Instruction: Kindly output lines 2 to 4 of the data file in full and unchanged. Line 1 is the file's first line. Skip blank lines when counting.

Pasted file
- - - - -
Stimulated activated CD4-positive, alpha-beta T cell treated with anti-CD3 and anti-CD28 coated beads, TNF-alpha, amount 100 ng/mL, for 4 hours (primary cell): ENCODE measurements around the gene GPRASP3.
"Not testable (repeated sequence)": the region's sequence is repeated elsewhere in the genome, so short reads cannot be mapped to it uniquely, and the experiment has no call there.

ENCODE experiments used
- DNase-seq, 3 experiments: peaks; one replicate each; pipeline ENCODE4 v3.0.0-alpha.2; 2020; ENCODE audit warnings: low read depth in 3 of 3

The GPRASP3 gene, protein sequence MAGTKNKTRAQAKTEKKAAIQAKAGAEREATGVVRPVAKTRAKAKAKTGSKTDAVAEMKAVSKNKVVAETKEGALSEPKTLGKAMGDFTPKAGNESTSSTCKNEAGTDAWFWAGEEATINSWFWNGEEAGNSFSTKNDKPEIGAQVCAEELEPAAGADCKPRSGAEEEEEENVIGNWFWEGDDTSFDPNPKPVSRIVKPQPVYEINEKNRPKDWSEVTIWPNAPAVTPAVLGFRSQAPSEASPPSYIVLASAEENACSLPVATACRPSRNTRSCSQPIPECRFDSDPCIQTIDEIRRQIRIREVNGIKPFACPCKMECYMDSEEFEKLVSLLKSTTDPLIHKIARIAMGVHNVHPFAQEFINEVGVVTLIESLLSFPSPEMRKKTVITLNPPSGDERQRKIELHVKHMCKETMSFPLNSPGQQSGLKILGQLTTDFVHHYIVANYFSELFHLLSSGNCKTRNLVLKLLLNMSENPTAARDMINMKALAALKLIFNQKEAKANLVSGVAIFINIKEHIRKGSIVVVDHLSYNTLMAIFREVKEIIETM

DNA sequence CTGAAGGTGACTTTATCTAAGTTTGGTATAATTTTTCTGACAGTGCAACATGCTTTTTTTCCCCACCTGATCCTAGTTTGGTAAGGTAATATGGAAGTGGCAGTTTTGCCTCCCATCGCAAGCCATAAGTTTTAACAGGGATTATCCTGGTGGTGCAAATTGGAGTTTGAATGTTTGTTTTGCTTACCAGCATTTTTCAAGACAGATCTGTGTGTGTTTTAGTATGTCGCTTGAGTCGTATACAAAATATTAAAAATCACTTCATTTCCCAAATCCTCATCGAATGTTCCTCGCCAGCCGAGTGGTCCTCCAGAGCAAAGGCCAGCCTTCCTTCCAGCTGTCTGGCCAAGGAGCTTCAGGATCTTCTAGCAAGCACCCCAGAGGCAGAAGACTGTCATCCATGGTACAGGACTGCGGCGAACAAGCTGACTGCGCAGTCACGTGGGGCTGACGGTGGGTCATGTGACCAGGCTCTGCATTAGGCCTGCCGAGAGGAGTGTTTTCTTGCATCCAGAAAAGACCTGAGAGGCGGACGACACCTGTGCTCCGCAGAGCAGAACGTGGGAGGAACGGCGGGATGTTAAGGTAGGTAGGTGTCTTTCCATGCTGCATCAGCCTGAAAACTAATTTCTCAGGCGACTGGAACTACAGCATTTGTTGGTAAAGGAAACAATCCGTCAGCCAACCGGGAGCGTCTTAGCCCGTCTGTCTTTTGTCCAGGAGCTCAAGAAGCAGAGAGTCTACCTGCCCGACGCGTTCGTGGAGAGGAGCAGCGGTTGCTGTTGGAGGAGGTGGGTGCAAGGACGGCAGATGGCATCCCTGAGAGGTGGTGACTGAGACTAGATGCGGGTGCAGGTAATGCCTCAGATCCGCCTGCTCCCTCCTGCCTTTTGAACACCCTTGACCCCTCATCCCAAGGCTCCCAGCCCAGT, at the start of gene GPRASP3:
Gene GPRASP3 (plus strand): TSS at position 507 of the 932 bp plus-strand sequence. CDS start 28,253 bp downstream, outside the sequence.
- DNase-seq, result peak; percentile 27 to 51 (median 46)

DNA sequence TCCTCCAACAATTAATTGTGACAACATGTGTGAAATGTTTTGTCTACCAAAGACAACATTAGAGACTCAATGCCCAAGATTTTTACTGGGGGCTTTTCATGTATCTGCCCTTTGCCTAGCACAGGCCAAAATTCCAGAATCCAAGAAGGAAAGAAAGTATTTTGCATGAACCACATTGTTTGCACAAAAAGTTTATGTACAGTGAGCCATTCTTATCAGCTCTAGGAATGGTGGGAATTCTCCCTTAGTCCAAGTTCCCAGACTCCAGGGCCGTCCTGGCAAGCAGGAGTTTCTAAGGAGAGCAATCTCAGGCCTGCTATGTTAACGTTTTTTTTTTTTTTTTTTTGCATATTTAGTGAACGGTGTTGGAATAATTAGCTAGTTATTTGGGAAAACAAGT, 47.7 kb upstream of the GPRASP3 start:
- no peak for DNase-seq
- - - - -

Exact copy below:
"Not testable (repeated sequence)": the region's sequence is repeated elsewhere in the genome, so short reads cannot be mapped to it uniquely, and the experiment has no call there.

ENCODE experiments used
- DNase-seq, 3 experiments: peaks; one replicate each; pipeline ENCODE4 v3.0.0-alpha.2; 2020; ENCODE audit warnings: low read depth in 3 of 3